Category Archives: Essay

Pierre Huyghe: “UUmwelt,” the space between humanity

By Max Gruber, Swarthmore College   A torso with six eyes like robin’s egg shells is buffeted by a virtual breeze across a grainy, barren landscape. A rose-colored bulb props up a wrinkled yellow membrane flanked on each side by

Pierre Huyghe: “UUmwelt,” the space between humanity

By Max Gruber, Swarthmore College   A torso with six eyes like robin’s egg shells is buffeted by a virtual breeze across a grainy, barren landscape. A rose-colored bulb props up a wrinkled yellow membrane flanked on each side by

Review: Rachel Harrison, “Life Hack”

By India Halsted, Barnard College As part of JAC’s push to integrate more digital content in accordance with our 2020 journal theme, “New Media, New Messages,” we are thrilled to present this online-only exclusive. Here, our very own Events Coordinator,

Review: Rachel Harrison, “Life Hack”

By India Halsted, Barnard College As part of JAC’s push to integrate more digital content in accordance with our 2020 journal theme, “New Media, New Messages,” we are thrilled to present this online-only exclusive. Here, our very own Events Coordinator,

Deana Lawson’s Exalted Black Subjects

By Nicole-Ann Lobo, Columbia University. Originally published in the 2019 print edition. As a linguistic act, place-naming seems to tame spatial ambiguity by exerting a sense of ownership and control over a domain. But still there remain nameless places that

Deana Lawson’s Exalted Black Subjects

By Nicole-Ann Lobo, Columbia University. Originally published in the 2019 print edition. As a linguistic act, place-naming seems to tame spatial ambiguity by exerting a sense of ownership and control over a domain. But still there remain nameless places that

In Which Humanness Rests

By Oscar yi Hou, Columbia University. Originally published in the 2019 print edition. 1. Negative Space “My relationship to my paintings are like my relationships to people.” (Jennifer Packer, 2017)1 Subjects melt into red earth in Graces, a painting of

In Which Humanness Rests

By Oscar yi Hou, Columbia University. Originally published in the 2019 print edition. 1. Negative Space “My relationship to my paintings are like my relationships to people.” (Jennifer Packer, 2017)1 Subjects melt into red earth in Graces, a painting of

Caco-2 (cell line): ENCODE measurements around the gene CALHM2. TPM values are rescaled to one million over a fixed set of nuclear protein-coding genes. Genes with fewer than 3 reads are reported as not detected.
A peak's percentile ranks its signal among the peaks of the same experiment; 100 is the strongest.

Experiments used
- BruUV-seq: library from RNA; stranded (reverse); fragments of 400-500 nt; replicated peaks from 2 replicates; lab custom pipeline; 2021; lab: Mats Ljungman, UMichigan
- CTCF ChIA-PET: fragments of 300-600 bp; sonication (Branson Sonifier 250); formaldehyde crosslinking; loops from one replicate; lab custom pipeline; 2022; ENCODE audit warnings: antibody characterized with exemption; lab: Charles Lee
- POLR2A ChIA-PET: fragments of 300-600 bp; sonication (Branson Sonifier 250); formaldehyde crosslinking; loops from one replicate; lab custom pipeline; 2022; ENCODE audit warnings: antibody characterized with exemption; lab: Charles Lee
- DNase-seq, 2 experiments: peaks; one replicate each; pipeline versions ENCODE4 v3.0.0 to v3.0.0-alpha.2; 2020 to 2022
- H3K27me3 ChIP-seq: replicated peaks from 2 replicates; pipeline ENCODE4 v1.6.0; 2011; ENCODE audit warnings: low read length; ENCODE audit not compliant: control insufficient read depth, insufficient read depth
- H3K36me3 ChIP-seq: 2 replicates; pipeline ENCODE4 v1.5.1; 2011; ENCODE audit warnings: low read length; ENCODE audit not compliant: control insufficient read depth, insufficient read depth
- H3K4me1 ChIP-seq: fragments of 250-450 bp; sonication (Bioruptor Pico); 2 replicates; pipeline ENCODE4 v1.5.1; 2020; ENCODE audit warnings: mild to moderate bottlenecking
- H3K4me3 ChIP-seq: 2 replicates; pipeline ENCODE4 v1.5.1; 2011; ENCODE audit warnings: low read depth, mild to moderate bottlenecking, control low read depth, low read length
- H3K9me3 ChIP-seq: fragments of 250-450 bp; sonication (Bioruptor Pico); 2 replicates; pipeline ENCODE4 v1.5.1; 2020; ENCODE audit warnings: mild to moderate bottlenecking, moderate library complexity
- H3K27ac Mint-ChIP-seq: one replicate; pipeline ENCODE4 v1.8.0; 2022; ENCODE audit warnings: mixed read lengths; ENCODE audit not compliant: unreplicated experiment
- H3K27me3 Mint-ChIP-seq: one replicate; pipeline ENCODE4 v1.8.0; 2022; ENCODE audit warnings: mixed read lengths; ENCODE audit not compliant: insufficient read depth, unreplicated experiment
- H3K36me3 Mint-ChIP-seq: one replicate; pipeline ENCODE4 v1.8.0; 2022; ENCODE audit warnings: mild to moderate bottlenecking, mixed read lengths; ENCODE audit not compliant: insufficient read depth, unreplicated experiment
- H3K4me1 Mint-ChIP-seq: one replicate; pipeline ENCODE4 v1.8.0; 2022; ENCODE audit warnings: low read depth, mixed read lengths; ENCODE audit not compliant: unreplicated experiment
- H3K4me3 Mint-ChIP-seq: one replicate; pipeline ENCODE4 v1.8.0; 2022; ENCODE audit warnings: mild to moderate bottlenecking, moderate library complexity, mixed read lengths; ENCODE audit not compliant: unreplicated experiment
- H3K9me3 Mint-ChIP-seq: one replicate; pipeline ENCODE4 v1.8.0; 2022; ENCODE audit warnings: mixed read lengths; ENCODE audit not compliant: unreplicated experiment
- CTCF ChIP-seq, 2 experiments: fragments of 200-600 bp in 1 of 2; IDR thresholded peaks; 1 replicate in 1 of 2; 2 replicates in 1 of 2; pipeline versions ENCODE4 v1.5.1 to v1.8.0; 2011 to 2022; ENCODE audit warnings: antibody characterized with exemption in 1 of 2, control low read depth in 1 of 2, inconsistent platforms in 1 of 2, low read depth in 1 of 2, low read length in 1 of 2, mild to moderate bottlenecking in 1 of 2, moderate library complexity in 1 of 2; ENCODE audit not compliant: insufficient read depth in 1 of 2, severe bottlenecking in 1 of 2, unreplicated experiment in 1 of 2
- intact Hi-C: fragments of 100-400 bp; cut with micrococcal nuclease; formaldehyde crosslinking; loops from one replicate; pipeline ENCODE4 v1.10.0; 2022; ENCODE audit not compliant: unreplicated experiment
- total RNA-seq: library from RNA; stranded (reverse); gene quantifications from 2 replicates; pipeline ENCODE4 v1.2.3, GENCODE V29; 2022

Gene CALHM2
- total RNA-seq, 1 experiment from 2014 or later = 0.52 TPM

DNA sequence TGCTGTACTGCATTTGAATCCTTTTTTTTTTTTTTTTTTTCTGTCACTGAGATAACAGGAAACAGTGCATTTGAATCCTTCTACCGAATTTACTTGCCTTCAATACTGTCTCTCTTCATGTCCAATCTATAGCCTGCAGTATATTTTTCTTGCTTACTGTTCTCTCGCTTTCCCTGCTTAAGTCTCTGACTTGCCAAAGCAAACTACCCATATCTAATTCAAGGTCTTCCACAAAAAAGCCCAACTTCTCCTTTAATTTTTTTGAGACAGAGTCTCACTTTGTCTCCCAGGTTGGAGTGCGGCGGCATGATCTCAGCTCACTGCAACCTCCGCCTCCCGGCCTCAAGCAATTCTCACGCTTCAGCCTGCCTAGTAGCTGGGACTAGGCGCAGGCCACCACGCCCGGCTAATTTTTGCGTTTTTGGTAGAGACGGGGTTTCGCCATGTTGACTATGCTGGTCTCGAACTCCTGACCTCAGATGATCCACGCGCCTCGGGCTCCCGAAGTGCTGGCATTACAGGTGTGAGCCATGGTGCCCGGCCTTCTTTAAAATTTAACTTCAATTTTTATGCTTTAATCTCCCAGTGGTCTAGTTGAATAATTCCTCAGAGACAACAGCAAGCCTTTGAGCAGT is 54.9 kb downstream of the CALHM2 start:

Lee Ufan and the Art of Margins

By Allison Yoo, Barnard College. Originally published in the 2019 print edition. Lee Ufan was a Korean-born artist, working primarily in Japan beginning in 1956.1 Throughout his career, Lee participated in multiple art movements, though he is most well known

Lee Ufan and the Art of Margins

By Allison Yoo, Barnard College. Originally published in the 2019 print edition. Lee Ufan was a Korean-born artist, working primarily in Japan beginning in 1956.1 Throughout his career, Lee participated in multiple art movements, though he is most well known

Mandalas and Black Holes: The Effects of the Flicker Film on Human Consciousness

By Jason Ooi, New York University Originally published in the 2019 print edition. An article from legendary avant-garde publication International Times contains some of the only discourse on Paul Sharits’s elusive film Ray Gun Virus (1966). Writer David Curtis begins

Mandalas and Black Holes: The Effects of the Flicker Film on Human Consciousness

By Jason Ooi, New York University Originally published in the 2019 print edition. An article from legendary avant-garde publication International Times contains some of the only discourse on Paul Sharits’s elusive film Ray Gun Virus (1966). Writer David Curtis begins

A Politics of Appearance

By Saikeerthi Rachavelpula Originally published in the 2019 print edition. Disquieted by the bulging eyes and gaping mouths of Swaihwe masks, Lévi-Strauss saw mythological representations not as isolated objects, but as aesthetic planes for the axes of life and death,

A Politics of Appearance

By Saikeerthi Rachavelpula Originally published in the 2019 print edition. Disquieted by the bulging eyes and gaping mouths of Swaihwe masks, Lévi-Strauss saw mythological representations not as isolated objects, but as aesthetic planes for the axes of life and death,

Friedel, Can You Hear Me?

By Blakey Bessire, Barnard College.   This is an image from page seven in David Wojnarowicz’s diary. It is page seven from his diary, labeled Human Head II, 1977, currently housed in the Fales Library collection at New York University.1

Friedel, Can You Hear Me?

By Blakey Bessire, Barnard College.   This is an image from page seven in David Wojnarowicz’s diary. It is page seven from his diary, labeled Human Head II, 1977, currently housed in the Fales Library collection at New York University.1

Relational Possibilities Beyond the Horizon Line

By Gianna Samms, Vassar College. — “[The horizon line] defined the limits of communication and understanding. Beyond the horizon, there was only muteness and silence. Within it, things could be made visible. But it could also be used for determining

Relational Possibilities Beyond the Horizon Line

By Gianna Samms, Vassar College. — “[The horizon line] defined the limits of communication and understanding. Beyond the horizon, there was only muteness and silence. Within it, things could be made visible. But it could also be used for determining

On the Chimeric Subject

By Aaron Su, Columbia University Originally published in the 2018 print edition. The question of selfhood has occupied a central problematic in nearly all the work of multidisciplinary queer artist and punk icon Vaginal Davis. Most notably, Davis is “the key

On the Chimeric Subject

By Aaron Su, Columbia University Originally published in the 2018 print edition. The question of selfhood has occupied a central problematic in nearly all the work of multidisciplinary queer artist and punk icon Vaginal Davis. Most notably, Davis is “the key